• Stacy Smith [ ROOTZ ]

Air Drying Flowers


Do you have flowers in your garden or in a bouquet that you’d like to dry? Here are a few handy tips to help you do just that.

From your garden-

It’s always best to harvest your flowers in the late morning when the dew has dried and before the heat of the day. Pick flowers that are not quite mature, they will continue to open during the drying process and younger flowers tend to be more sturdy. Also, flowers that are more mature tend to lose some of their petals while drying.

Now that you have your flowers make small bunches, removing two thirds of the foliage from the stem. Rubber bands work great to hold the bunches together. Don’t put too many flowers in each bunch, there needs to be as much air circulation as possible so the flowers don’t get moldy from their own moisture.

Pick a dry, dark spot in your house to hang them, such as your attic or garage. The most important thing is that there is enough air circulation. The reason you want to try and find a spot that is dark or without direct light is so the color doesn’t fade from direct sunlight. Closets are often suggested, but they don’t provide enough air movement for successful drying. Space your bunches a few inches apart, cup hooks or nails work just fine and if you need some space from the rafters just tie a length of jute to the rubber band and hang to give your bunch more head room.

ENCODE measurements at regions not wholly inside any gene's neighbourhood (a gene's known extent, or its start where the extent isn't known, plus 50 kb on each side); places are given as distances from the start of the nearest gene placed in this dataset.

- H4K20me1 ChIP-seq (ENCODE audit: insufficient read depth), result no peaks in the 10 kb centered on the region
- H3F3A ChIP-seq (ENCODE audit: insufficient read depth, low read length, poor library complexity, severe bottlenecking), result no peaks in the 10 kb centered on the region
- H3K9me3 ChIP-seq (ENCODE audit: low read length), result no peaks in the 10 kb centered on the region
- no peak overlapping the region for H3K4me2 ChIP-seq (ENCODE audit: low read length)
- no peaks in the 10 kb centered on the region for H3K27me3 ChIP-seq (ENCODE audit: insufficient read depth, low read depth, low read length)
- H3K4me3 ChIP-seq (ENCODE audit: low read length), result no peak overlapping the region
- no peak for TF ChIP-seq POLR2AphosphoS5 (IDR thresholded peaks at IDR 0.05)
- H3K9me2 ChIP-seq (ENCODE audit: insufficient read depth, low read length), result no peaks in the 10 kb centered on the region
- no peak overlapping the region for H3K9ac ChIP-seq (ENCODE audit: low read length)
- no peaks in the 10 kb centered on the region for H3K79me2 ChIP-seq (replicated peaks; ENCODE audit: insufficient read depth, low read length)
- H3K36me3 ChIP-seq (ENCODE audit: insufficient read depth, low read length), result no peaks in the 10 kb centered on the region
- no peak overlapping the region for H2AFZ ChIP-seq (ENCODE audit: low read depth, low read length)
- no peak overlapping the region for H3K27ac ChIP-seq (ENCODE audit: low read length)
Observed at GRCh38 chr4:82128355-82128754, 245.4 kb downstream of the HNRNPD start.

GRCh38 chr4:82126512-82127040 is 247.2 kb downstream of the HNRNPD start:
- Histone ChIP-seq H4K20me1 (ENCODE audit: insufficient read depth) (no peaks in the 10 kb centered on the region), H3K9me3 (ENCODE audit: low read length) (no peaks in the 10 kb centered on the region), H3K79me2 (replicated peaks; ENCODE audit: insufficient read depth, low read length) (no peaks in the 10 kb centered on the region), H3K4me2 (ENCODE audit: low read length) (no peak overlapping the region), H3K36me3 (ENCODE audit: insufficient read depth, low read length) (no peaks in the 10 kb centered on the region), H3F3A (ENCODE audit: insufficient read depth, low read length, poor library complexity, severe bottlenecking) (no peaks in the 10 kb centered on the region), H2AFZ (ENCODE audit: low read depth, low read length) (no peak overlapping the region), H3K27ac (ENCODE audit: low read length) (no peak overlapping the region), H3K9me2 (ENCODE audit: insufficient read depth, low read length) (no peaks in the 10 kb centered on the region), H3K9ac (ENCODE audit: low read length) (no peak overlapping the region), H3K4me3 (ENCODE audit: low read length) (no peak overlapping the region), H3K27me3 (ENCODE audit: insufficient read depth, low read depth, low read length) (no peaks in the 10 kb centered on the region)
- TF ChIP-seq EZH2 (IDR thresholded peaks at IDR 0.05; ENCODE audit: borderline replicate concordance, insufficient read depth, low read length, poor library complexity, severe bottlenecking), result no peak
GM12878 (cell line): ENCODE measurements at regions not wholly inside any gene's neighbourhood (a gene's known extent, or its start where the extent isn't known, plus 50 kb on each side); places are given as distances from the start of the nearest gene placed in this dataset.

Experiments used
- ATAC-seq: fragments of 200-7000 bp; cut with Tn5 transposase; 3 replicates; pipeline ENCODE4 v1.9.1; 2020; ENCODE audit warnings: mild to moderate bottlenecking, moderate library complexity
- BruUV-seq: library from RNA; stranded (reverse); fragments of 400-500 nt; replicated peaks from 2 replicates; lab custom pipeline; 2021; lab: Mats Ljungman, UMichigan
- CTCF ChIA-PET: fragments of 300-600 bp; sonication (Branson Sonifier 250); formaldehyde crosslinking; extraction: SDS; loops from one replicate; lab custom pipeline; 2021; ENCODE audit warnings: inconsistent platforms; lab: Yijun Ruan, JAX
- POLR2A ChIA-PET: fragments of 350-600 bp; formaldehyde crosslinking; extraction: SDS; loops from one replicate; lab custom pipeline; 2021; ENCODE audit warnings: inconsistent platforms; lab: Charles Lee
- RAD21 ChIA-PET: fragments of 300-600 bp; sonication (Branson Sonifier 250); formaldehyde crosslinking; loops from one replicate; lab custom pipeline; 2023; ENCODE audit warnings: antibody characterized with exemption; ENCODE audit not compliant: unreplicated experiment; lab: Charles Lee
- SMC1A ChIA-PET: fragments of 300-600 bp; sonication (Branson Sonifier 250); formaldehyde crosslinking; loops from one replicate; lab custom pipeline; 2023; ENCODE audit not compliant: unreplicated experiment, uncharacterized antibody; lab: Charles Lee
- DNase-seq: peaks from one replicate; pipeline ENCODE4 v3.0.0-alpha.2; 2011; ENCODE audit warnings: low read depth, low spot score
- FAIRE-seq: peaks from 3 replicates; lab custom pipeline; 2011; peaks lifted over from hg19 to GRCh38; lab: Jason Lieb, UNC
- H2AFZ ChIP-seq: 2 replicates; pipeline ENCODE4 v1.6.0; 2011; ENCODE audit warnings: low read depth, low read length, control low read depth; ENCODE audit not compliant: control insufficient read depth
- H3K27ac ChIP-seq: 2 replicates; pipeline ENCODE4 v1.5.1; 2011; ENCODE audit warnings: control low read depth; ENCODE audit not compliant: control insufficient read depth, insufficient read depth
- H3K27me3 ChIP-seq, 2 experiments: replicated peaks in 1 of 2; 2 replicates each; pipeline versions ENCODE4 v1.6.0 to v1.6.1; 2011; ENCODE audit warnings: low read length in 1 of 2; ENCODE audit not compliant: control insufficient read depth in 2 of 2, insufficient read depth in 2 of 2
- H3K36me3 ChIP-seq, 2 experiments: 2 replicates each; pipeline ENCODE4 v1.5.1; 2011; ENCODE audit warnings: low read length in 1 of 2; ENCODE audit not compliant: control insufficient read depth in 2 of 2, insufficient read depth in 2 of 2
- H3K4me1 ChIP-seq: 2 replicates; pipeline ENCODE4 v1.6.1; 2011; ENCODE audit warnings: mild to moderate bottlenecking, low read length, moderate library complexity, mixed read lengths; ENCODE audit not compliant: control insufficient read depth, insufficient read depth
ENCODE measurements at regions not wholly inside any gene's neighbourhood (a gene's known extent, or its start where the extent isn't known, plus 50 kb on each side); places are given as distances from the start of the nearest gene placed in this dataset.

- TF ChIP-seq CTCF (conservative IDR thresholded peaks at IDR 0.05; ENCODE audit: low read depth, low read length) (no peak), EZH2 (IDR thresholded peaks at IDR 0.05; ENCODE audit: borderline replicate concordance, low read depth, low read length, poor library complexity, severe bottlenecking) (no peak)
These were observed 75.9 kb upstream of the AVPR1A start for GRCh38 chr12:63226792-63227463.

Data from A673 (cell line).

It usually takes about two to three weeks for the bunches to dry and then you are all set to use them in an arrangement or wreath.

*Photo Credit: https://www.rd.com/home/decorating/how-to-dry-flowers-5-awesome-ways-to-preserve-a-bouquet/

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